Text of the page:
American Rhapsody C+
An ode to America as the land of freedom and opportunity, Eva Gardos's American Rhapsody relates a heartfelt coming-of-age story, centering on a bright Hungarian-American adolescent (magnificently embodied by Manny & Lo's Scarlett Johansson), who insists on determining her own fate, against both familial and political odds.
Though based on the personal experience of Gardos, who here makes a decent (but nor more) directorial debut, the screenplay is disappointingly flat, lacking deep insights into the inner psyche and soul of a girl torn between two sets of parents, biological vs. sociological, and two disparate value systems, West vs. East. Nonetheless, if recent reception at the Nantuckett Film Festival, where American Rhapsody won the Audience Award, is any indication, Paramount Classics release should find appreciative viewers in the art house circuit after the film's European bow as opening night of the Karlovy Vary Festival.
The narrative-memoir begins with a young woman's voiceover, informing the audience: “In the summer of 1965, I was 15, and my life was already falling apart, so I went back to Hungary.” Tale then goes back to Hungary in the Cold War era, depicting a couple, Peter and Margaret (Tony Goldwyn and Nastassja Kinski), making preparations for crossing the border to Vienna, and from there to the U.S. Due to tragic, uncontrollable circumstances–a series of unscrupulous officers and profiteers–their baby girl, Suzanne, is left behind, along with her grandmother, who's sent to jail when she refuses to cooperate with the authorities.
Realizing the error, the hysterical Margaret wants to go back, but Peter, who all his life has dreamed about living in a free country, where he can establish his own publishing company, promises that the family will reunite in no time. Unfortunately, no time turns out to be many long and painful years.
Main yarn switches back and forth between the new American locale, where the Hungarian migrs try to assimilate in the midst of strong anti-Communist feelings, and Hungary, where Suzanne is brought up by her loving adoptive parents, who dread the consequences of losing their only daughter. Given a new identity, Suzanne is raised happily in a remote, rustic countryside, totally unaware of her biological family.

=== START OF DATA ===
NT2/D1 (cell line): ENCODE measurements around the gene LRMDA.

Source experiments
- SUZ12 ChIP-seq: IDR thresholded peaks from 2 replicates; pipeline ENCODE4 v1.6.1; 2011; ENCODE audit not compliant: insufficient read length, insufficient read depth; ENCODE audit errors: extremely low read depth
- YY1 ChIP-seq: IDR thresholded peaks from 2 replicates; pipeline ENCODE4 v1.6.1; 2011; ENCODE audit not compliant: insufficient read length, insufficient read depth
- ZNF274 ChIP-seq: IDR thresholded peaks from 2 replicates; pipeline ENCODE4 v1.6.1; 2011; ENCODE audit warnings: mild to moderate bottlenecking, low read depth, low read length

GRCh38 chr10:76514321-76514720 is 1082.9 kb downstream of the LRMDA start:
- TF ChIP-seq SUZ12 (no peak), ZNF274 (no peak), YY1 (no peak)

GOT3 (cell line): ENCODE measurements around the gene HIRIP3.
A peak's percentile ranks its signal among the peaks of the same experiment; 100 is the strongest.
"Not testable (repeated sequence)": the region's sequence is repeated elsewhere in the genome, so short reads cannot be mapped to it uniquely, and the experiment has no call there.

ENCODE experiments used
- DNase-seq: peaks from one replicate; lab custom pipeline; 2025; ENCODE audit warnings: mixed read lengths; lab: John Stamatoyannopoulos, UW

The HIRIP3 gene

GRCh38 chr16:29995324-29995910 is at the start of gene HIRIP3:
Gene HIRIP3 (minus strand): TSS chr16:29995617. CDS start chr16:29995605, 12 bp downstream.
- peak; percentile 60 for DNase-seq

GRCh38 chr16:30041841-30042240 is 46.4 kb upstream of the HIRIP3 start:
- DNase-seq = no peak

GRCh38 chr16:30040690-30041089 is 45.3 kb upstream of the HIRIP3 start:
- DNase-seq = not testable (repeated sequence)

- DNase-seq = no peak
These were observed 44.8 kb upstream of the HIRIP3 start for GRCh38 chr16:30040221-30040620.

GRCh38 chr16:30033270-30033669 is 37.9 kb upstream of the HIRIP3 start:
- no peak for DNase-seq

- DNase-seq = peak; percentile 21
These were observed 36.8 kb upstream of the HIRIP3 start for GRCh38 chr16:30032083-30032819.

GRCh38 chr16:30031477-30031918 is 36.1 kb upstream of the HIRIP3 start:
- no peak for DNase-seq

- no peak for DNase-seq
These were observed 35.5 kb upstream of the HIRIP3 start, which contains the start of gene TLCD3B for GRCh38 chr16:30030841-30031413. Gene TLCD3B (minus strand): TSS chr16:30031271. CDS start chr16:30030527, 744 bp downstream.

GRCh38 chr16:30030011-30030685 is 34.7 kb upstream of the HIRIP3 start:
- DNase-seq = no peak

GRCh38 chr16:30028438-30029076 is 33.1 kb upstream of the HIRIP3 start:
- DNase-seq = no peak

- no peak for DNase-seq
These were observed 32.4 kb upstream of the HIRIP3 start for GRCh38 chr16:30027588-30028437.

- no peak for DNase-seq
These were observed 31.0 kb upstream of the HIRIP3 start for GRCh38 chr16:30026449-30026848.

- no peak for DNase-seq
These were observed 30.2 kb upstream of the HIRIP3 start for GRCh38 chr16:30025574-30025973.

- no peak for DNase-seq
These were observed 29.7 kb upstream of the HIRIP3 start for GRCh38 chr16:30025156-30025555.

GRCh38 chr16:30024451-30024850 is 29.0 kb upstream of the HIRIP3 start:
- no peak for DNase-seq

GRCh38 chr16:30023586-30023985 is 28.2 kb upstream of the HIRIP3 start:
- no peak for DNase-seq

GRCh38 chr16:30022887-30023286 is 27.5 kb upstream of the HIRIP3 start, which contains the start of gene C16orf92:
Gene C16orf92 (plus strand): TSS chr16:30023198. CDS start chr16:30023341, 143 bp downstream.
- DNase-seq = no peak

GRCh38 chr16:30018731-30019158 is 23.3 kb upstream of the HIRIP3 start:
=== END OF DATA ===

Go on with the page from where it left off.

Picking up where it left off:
Heartbroken Margaret doesn't give up and after correspondence with top-rank politicians, she manages to get Suzanne back via the Red Cross's operations. Uprooted, Suzanne turns out to be an outsider par excellence: a rebellious teenager who smokes, goes out on dates, and, most important of all, simply can't bring herself to utter the word mom to her biological parent. Ultimately, Suzanne realizes that, to figure out where she really belongs and who she really is, she must make her own daring escape from America back to Hungary
American Rhapsody conveys both the American and East European locales. Life behind the Iron Curtain is without TV sets, Elvis Presley and Beatles music, and any sense that the world is rapidly changing. In sharp contrast, the new family immediately adopts the American Way of Life in a sun-drenched California, dominated by consumerism of modern appliances, and clear sexual segregation–men are at work, women in the kitchen. Indeed, tensions within the nuclear family escalate, when it becomes clear that it's Margaret's sole responsibility to raise and educate her daughters; physical child abuse by the mother is suggested but not dwelled upon.
Gardos has served as apprentice to such filmmakers as Coppola and Hal Ashby, and worked on the editing of Barbet Schroeder's Barfly and Bogdanovich's Mask. But as a novice writer, her script leaves a lot to be desired. Gardos is not entirely successful in showing how Suzanne finally accomplished the nearly impossible task of bringing the two disparate worlds together. She also neglects the perspective of the older sister, who always lived in the shadow of a problematic, though clearly favorite, daughter. Marital and other familial strains are only touched upon briefly. Overall, the film assumes the shape of a none-too-deep family album, a catalogue of political events and turning points, lacking the epic and poetic dimensions promised in the first sequences.
While the entire ensemble is credible and appealing, it's Johansson's superlative turn that holds the picture together, allowing the camera to pierce within the soul of a girl, faced with a traumatic experience but determined to emerge emotionally intact. Her spontaneous, at times even dangerous performance goes way beyond a calculated script that's overly concerned with plot at the expense of sharper psychological observations.
Production: Paramount Classics
US distributor: Paramount Classics
Producers: Peter M. Hoffman, Colleen Camp, Bonnie Timmermann, Andrew Vajna
Cinematographer: Elemer Ragalyi
Editor: Margie Goodspend
Music: Cliff Eidelman
Margaret (Nastassja Kinski)
Suzanne (Scarlett Johansson)
Peter (Tony Goldwyn)
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